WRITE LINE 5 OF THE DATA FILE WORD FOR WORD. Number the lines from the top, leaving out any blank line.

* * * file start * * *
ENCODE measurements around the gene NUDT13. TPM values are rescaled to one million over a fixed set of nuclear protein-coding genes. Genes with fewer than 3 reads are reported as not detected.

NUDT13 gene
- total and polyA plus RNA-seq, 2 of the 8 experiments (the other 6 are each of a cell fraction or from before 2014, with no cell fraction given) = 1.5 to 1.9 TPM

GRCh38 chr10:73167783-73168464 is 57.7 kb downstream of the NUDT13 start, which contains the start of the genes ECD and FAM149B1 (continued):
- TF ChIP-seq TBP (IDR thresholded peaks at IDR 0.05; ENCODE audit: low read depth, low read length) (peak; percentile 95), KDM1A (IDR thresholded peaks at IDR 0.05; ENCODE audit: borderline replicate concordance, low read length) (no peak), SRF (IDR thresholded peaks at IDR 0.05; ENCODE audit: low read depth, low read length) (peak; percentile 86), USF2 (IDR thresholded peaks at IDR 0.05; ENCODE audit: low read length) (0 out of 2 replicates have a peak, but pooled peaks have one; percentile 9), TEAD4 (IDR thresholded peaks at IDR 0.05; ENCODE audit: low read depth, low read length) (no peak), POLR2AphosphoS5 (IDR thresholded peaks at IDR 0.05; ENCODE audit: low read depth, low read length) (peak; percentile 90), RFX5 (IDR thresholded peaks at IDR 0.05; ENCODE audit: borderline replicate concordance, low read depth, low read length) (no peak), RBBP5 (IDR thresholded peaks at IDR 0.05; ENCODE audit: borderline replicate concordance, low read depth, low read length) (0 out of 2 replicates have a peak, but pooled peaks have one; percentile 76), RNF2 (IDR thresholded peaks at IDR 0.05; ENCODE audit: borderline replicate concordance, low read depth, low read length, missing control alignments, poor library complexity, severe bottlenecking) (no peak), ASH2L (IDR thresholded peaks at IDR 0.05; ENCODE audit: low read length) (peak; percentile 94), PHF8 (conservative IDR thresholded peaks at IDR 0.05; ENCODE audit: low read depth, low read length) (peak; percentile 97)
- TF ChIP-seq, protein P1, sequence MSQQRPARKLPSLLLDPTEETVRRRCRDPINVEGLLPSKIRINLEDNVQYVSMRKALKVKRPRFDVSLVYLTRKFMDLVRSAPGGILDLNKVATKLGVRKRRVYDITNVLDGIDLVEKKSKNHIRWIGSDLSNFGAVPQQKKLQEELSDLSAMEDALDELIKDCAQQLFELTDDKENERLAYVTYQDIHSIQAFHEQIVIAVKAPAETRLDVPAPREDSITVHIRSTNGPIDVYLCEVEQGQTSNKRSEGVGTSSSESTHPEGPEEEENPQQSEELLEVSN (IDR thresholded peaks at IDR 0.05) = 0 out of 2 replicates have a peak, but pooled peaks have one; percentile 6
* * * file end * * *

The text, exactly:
- TF ChIP-seq TBP (IDR thresholded peaks at IDR 0.05; ENCODE audit: low read depth, low read length) (peak; percentile 95), KDM1A (IDR thresholded peaks at IDR 0.05; ENCODE audit: borderline replicate concordance, low read length) (no peak), SRF (IDR thresholded peaks at IDR 0.05; ENCODE audit: low read depth, low read length) (peak; percentile 86), USF2 (IDR thresholded peaks at IDR 0.05; ENCODE audit: low read length) (0 out of 2 replicates have a peak, but pooled peaks have one; percentile 9), TEAD4 (IDR thresholded peaks at IDR 0.05; ENCODE audit: low read depth, low read length) (no peak), POLR2AphosphoS5 (IDR thresholded peaks at IDR 0.05; ENCODE audit: low read depth, low read length) (peak; percentile 90), RFX5 (IDR thresholded peaks at IDR 0.05; ENCODE audit: borderline replicate concordance, low read depth, low read length) (no peak), RBBP5 (IDR thresholded peaks at IDR 0.05; ENCODE audit: borderline replicate concordance, low read depth, low read length) (0 out of 2 replicates have a peak, but pooled peaks have one; percentile 76), RNF2 (IDR thresholded peaks at IDR 0.05; ENCODE audit: borderline replicate concordance, low read depth, low read length, missing control alignments, poor library complexity, severe bottlenecking) (no peak), ASH2L (IDR thresholded peaks at IDR 0.05; ENCODE audit: low read length) (peak; percentile 94), PHF8 (conservative IDR thresholded peaks at IDR 0.05; ENCODE audit: low read depth, low read length) (peak; percentile 97)